In the ongoing UAW investigation, agents are questioning whether flower fund contributions became a mandatory job requirement and whether UAW executives spent the money on personal expenses and kept the rest upon retirement, sources told The News.

When UAW Vice President General Holiefield retired in 2014 as head of the union’s Fiat Chrysler Department, sources told The News he kept the more than $30,000 remaining in his flower fund. Holiefield died in 2015.

[Dennis] Williams also had a flower fund. A source said he did not keep money remaining in it when he retired as UAW president last summer.

Unsavory claims involving the funds have encouraged investigations of the UAW and other unions in recent decades, as they frequently involved workers in fear of losing their job unless they contributed part of their salaries. However, these probes rarely managed to find anything truly damning. But there is an alleged smoking gun. Those with knowledge of the investigation suggest that even if dozens of staff members contributed to a single flower fund, it would generate thousands of dollars in unreported revenue every single month — likely more than necessary to furnish funeral decorations.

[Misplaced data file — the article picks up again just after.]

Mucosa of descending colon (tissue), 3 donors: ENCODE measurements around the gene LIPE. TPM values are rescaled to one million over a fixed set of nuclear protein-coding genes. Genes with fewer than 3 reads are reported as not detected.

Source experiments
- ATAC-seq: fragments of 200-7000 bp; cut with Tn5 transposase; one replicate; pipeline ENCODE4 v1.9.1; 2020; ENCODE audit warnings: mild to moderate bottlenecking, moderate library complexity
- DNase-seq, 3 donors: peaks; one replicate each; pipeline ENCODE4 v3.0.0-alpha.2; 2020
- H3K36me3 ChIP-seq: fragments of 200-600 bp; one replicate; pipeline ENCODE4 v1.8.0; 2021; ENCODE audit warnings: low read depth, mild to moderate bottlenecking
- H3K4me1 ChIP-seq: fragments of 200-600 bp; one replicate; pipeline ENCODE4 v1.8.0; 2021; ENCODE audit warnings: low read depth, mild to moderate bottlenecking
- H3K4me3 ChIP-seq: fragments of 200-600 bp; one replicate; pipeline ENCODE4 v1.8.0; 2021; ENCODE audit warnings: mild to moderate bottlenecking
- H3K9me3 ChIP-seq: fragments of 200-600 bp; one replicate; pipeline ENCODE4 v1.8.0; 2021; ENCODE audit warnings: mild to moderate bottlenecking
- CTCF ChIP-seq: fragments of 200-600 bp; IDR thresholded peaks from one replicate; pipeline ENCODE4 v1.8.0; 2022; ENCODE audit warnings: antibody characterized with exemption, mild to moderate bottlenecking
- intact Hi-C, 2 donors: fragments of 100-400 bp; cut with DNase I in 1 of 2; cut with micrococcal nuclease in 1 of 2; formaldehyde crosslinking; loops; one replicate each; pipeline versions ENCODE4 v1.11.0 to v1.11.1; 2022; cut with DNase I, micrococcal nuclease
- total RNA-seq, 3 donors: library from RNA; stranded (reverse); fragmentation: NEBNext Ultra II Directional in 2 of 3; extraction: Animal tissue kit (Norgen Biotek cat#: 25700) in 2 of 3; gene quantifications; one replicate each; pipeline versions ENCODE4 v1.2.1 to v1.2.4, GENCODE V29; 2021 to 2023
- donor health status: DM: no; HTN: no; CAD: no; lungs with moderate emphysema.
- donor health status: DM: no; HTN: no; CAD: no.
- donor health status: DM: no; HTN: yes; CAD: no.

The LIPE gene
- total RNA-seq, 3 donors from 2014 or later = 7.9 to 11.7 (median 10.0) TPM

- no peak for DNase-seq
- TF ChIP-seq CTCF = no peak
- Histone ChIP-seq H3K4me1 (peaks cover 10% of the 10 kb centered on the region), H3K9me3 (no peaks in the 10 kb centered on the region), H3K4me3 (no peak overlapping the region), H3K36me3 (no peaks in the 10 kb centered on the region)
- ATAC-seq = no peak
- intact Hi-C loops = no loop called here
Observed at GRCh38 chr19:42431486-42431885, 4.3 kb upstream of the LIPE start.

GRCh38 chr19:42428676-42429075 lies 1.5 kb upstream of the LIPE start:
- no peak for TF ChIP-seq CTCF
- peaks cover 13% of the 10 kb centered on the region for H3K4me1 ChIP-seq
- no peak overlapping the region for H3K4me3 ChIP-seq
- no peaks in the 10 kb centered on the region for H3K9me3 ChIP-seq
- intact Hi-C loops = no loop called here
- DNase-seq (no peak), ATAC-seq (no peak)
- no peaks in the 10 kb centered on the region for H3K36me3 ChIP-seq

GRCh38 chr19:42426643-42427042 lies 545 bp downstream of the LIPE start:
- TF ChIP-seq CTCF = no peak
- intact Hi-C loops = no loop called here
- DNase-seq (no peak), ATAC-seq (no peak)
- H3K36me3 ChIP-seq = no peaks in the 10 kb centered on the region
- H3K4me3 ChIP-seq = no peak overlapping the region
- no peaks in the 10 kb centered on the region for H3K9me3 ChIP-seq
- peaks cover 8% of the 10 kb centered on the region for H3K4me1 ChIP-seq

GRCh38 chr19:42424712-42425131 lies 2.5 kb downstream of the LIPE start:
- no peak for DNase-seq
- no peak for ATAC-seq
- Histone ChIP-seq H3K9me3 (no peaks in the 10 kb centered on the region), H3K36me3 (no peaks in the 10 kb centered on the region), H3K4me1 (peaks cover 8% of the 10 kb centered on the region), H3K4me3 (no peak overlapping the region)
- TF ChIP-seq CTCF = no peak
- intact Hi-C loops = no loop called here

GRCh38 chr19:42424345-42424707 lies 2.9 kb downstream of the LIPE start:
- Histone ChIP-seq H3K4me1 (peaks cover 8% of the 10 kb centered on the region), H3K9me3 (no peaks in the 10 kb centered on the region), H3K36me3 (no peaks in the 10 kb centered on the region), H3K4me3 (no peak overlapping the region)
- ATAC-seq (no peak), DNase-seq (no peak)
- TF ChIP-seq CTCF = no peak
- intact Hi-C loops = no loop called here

Included in the flower funds of interest is the “Diamond Fund,” which sources say was controlled by retired UAW Vice President Norwood Jewell — who was slapped by federal prosecutors with union conspiracy charges earlier this week. Jewell is scheduled to plead guilty on April 2nd, but flower funds aren’t part of his case. While the UAW imposed a “gift ban” after prosecutors began indicting former UAW and Fiat Chrysler officials in the summer of 2017, it’s unclear whether voluntary flower donations were included.